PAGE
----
My sister and I were texting each other links to the cute new arrivals at Old Navy last night. I’ll admit that I already purchased a few items that I can’t wait to get in the mail because they were running a 20% off sale (it’s good through tomorrow 1/17!). Unless I clarified the sale next to the item below, it’s from Old Navy and you too can get it at 20% off if you hurry! 01. This bag comes in 3 colors! 02.
The main reason why I took the blog in this direction back in 2011 was because I learned very quickly that I could help more people than just my clients with basic video hair tutorials. With the explosion of Pinterest, and the right timing, my video tutorials gained popularity really fast and I was given the opportunity to create helpful resources for women all over the world. Coolest. Opportunity. In. The. World. By the way.
I've noticed how women are drying their hair at the gym and I'm seeing the same mistakes repeated by so many people. And I get it!!! If you haven't ever been told, how would you know otherwise? Here's how to fix those common mistakes: http://ow.ly/isPC30hKDfm
Muck Rack makes it simple to find people, tweets, or articles that mention any name, keyword, company, hashtag etc. We've compiled this guide to help you make the most of your search.
Selecting a term
Start searching tweets, articles from media outlets, articles mentioned in tweets, journalists'
names, titles and bios with some suggested searches:
Companies or Topics (e.g. iPhone, Microsoft)
Phrases (e.g. "cloud computing") — use quotes to keep the terms together
Twitter handles (e.g. @username) — returns those who have mentioned or replied to
Names (e.g. "David Pogue")
Hashtags (e.g. #sxsw, #london2012)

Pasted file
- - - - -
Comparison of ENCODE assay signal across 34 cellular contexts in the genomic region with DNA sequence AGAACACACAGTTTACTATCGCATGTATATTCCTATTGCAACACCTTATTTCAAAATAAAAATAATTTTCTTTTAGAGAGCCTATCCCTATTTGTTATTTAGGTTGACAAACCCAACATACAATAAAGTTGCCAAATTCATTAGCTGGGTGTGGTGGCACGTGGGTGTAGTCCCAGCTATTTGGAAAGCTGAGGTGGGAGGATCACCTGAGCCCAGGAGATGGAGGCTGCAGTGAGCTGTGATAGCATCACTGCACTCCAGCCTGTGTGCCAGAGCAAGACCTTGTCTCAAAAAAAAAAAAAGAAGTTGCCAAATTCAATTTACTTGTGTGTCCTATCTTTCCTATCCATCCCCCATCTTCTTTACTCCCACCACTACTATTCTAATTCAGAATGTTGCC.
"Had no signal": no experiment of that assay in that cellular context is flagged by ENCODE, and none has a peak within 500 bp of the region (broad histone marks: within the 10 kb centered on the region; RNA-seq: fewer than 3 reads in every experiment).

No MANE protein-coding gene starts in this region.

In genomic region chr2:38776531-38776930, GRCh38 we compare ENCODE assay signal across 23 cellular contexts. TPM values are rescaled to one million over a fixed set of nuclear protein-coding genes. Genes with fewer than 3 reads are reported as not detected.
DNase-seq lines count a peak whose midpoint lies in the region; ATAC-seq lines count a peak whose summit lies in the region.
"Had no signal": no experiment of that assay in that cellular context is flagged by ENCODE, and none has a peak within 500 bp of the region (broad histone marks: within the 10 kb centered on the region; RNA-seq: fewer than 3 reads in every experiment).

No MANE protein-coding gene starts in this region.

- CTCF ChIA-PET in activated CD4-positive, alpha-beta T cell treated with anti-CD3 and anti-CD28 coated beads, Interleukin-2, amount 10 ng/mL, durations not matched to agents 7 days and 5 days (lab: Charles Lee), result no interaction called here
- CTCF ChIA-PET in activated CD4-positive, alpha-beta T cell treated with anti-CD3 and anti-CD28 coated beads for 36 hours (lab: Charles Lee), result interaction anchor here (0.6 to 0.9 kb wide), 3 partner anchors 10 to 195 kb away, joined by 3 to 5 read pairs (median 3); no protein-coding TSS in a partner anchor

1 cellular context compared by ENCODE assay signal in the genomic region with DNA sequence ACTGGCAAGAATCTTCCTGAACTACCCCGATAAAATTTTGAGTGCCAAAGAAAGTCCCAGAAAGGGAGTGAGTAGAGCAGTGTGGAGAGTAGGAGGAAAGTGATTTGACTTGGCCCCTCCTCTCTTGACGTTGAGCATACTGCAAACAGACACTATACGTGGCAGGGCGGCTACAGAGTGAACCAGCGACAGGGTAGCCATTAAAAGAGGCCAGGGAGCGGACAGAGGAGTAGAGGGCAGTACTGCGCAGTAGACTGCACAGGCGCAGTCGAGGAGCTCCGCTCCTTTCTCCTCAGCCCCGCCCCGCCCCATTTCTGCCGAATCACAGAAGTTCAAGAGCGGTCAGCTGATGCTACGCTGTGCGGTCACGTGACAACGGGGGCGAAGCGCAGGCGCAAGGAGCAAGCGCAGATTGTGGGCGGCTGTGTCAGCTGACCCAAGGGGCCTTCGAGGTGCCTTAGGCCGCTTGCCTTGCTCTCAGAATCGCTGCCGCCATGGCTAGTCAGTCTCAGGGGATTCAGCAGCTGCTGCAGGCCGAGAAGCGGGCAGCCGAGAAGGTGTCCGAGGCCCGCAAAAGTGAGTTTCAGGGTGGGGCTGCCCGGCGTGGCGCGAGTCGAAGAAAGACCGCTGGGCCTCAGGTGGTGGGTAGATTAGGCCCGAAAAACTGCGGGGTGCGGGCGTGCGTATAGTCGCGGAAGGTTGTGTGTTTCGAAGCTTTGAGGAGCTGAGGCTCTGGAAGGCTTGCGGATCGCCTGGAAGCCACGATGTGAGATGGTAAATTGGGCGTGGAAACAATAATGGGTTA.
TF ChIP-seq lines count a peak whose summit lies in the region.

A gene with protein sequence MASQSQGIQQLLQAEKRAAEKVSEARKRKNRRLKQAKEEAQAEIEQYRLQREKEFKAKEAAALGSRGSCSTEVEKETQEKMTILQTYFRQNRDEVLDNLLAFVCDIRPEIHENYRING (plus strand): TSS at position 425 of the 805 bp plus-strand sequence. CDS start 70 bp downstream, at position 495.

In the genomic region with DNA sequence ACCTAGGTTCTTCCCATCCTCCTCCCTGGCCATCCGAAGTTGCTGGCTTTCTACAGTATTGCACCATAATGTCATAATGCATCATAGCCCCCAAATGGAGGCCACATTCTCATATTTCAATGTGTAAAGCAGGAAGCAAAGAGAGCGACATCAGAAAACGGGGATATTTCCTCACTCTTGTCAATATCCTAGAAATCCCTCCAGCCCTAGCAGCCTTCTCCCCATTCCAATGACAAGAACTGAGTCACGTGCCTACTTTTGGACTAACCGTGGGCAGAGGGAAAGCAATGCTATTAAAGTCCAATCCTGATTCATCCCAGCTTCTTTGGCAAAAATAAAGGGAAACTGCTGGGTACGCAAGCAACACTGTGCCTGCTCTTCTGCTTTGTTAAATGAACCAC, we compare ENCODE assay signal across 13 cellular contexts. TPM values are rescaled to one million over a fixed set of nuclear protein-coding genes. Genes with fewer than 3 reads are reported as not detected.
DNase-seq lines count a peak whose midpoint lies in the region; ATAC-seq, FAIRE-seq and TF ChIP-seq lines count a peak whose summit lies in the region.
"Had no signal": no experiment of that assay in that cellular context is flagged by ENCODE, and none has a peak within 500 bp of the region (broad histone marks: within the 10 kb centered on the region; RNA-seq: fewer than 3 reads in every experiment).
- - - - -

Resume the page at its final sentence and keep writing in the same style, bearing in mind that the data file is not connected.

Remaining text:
Bio details (e.g. vegan, Olympics, father)
Muck Rack's Advanced Search allows for many boolean operators.
Find results that mention multiple specified terms, use AND or
+. For example, ensure each result contains both Elon Musk and Mark Zuckerberg by
searching Musk AND Zuckerberg or Musk + Zuckerberg.
Use the operators OR or , to broaden your search when you'd like either of
multiple terms to appear in results. (This is the default behavior of our search when no operators
are used). For example, results will contain either cake or cookie by searching cake OR cookie or cake,cookie
Use NOT or - to subtract results from your search. For
example, searching Disney will yield results about the Walt Disney Company as well as Walt Disney
World Resort. To exclude mentions of Disney World, search for Disney -World or Disney
When using one of these operators with a phrase, enclose it in quotation marks. For example, you can
find results about smartphones excluding Apple's iPhone 4S by searching smartphone -"iPhone
Exact case matching or punctuation
If you're searching for a brand name or keyword that relies on specific punctuation marks or capitalization, you can
find results that match your exact query by adding matchcase: before the keyword you're searching for, like matchcase:E*TRADE .
Use parentheses to separate multiple
boolean phrases. For example, to find journalists talking about having fun in Disney World or
Disneyland, search for ("disney world" OR disneyland) AND fun.
An asterisk can be used to search for any variation of a root word truncated by the asterisk. For example, searching for admin* will return results for administrator, administration, administer, administered, etc.
A near operator is an AND operator where you can control the distance between the words. You can vary the distance the near operation uses by adding a forward slash and number (between 0-99) such as strawberries NEAR/10 "whipped cream", which means the strawberries must exist within 10 words of "whipped cream".